Is our preznit learning? Asked where he stood on regime change in North Korea he said:

I think it’s an important lesson for this administration to learn, and that the best way to convince him to disarm is to get others to weigh-in.

Maybe he is learning, he did admit that he blew the budget:

Q Thank you, Mr. President. You talked earlier about the importance of spending discipline in the federal budget, but you went your entire first term without vetoing a single spending bill, even though you had a lot of tough talk on that issue in your first term. And I’m wondering, this time around, what are you going to do to convince Congress you really are serious about cutting federal spending? Will you veto spending bills this time?

THE PRESIDENT: Here’s — here’s what happened. I submitted a budget and Congress hit our number, which is a tribute to Senator Hastert and — I mean, Senator Frist and Speaker Hastert’s leadership. In other words, we worked together, we came up with a budget, like we’re doing now, we went through the process of asking our agencies, can you live with this, and, if you don’t like it, counter-propose.

And then we came up with a budget that we thought was necessary, and we took it to the leadership and they accepted the budget. And they passed bills that met our budget targets. And so how could you veto a series of appropriations bills if the Congress has done what you’ve asked them to do?

Then again, he seems incapable of learning. On the damage done to America’s reputation by torture at GITMO:

Look, we are a nation of laws and to the extent that people say, well, America is no longer a nation of laws — that does hurt our reputation. But I think it’s an unfair criticism. As you might remember, our courts have made a ruling, they looked at the jurisdiction, the right of people in Guantanamo to have habeas review, and so we’re now complying with the court’s decisions. We want to fully vet the court decision, because I believe I have the right to set up military tribunals. And so the law is working to determine what Presidential powers are available and what’s not available. We’re reviewing the status of the people in Guantanamo on a regular basis. I think 200 and some-odd have been released. But you’ve got to understand the dilemma we’re in, these are people that got scooped up off a battlefield, attempting to kill U.S. troops. I want to make sure before they’re released that they don’t come back to kill again.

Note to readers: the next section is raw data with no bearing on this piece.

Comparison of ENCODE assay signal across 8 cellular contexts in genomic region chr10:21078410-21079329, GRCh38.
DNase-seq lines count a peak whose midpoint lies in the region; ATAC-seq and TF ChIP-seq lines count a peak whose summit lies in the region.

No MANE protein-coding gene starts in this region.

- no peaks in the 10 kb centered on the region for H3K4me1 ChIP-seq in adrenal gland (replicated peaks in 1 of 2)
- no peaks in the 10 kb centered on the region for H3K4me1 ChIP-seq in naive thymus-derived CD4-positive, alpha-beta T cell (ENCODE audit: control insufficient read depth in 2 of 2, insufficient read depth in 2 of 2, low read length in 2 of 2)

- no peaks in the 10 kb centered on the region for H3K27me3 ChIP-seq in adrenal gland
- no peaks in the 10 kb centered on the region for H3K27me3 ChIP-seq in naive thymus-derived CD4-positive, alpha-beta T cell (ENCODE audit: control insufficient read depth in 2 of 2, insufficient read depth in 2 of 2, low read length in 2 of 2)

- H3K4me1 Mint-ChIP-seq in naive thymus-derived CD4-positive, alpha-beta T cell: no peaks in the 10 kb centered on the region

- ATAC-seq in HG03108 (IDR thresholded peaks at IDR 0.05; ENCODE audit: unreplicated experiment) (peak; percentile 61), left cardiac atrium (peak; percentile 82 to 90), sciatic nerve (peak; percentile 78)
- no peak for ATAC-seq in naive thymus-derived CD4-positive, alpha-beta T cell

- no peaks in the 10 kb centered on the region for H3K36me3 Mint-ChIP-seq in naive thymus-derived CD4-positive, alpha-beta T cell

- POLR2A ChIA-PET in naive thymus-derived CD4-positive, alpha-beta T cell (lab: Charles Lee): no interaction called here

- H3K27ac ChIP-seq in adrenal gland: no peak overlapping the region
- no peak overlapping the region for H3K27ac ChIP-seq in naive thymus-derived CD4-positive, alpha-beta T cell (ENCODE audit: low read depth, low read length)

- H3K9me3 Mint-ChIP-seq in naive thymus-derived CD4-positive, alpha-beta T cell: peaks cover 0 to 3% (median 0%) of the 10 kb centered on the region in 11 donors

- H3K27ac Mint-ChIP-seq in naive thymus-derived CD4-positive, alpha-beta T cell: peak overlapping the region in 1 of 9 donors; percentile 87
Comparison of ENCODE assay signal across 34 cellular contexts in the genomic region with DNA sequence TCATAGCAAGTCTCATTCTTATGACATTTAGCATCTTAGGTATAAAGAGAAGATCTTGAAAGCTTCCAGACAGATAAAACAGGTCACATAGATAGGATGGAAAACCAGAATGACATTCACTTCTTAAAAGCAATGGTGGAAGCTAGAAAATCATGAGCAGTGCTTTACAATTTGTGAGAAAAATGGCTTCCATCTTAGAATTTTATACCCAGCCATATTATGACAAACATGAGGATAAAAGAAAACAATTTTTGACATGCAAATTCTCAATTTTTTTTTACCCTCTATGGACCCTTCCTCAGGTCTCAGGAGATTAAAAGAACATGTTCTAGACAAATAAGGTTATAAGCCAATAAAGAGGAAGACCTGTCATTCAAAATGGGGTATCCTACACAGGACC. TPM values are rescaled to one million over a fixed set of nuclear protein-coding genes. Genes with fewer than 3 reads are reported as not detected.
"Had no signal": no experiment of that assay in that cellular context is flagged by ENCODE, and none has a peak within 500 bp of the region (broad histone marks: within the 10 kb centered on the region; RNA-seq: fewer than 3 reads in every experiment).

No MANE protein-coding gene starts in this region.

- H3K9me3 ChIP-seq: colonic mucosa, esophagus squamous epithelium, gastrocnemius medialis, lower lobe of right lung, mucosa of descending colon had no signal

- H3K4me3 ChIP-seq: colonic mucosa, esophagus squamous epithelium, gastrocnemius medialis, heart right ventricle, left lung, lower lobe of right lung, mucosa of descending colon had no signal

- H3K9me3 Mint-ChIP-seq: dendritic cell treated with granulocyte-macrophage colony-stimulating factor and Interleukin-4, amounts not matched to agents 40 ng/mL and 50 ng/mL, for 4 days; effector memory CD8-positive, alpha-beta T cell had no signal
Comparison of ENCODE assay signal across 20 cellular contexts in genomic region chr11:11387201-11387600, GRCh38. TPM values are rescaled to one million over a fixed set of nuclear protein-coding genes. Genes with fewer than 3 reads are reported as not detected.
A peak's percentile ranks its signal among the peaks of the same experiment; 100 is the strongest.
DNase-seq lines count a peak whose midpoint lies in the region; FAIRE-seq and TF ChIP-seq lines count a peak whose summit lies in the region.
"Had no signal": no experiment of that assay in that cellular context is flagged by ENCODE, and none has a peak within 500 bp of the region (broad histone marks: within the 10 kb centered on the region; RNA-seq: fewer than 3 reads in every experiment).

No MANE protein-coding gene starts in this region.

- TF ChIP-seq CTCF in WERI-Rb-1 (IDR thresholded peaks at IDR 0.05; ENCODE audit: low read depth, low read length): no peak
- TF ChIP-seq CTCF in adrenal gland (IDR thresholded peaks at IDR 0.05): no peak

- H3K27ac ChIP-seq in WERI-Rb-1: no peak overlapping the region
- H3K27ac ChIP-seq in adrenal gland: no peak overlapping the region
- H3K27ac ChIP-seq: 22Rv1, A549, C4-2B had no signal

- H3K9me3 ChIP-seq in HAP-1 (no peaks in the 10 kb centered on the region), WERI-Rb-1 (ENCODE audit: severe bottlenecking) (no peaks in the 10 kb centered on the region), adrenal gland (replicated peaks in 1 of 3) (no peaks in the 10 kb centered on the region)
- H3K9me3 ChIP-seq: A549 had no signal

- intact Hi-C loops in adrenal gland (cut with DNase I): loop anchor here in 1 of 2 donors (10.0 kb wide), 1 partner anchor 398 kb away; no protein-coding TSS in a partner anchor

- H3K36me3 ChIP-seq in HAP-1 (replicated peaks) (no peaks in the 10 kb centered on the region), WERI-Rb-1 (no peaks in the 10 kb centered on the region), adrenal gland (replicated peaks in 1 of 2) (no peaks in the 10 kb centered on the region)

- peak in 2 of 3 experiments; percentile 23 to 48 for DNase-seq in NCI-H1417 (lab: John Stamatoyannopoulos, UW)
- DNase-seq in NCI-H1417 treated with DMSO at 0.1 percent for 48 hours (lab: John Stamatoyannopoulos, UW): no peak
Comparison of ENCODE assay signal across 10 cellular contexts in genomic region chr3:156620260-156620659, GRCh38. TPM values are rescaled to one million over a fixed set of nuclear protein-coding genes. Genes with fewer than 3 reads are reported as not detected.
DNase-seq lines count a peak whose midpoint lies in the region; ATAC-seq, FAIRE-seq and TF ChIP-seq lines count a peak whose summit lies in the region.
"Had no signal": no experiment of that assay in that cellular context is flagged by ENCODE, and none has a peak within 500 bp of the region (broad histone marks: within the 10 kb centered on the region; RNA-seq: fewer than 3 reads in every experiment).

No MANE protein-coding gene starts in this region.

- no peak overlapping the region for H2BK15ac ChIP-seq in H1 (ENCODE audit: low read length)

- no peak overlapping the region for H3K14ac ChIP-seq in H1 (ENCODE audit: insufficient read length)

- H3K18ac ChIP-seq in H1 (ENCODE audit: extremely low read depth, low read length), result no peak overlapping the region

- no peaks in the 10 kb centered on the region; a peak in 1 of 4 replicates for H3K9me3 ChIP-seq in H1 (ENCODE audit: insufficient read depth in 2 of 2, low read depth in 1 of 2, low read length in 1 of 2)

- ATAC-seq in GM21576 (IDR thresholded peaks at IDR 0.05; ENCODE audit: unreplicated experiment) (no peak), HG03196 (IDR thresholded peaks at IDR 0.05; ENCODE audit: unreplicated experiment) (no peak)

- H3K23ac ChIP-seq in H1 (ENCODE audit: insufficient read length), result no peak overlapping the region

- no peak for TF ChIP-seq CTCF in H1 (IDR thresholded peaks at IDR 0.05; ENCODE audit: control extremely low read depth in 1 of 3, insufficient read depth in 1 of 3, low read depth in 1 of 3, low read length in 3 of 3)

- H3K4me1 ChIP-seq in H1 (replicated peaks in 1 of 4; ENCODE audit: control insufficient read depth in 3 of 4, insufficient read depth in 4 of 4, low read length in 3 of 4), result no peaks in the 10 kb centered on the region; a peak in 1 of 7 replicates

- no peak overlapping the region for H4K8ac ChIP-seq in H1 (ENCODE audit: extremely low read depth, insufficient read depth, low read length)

Nope, he hasn’t learned a thing, other than to dodge hard questions about one of his incompetent pets.

Q Thank you. (Laughter.) You talked about the big picture elements of the Secretary’s job, but did you find it offensive that he didn’t take the time to personally sign condolence letters to the families of troops killed in Iraq? And, if so, why is that an offense that you’re willing to overlook?

THE PRESIDENT: Listen, I know how — I know Secretary Rumsfeld’s heart. I know how much he cares for the troops. He and his wife go out to Walter Reed in Bethesda all the time to provide comfort and solace. I have seen the anguish in his — or heard the anguish in his voice and seen his eyes when we talk about the danger in Iraq, and the fact that youngsters are over there in harm’s way. And he is — he’s a good, decent man. He’s a caring fellow. Sometimes perhaps is demeanor is rough and gruff, but beneath that rough and gruff, no-nonsense demeanor is a good human being who cares deeply about the military, and deeply about the grief that war causes.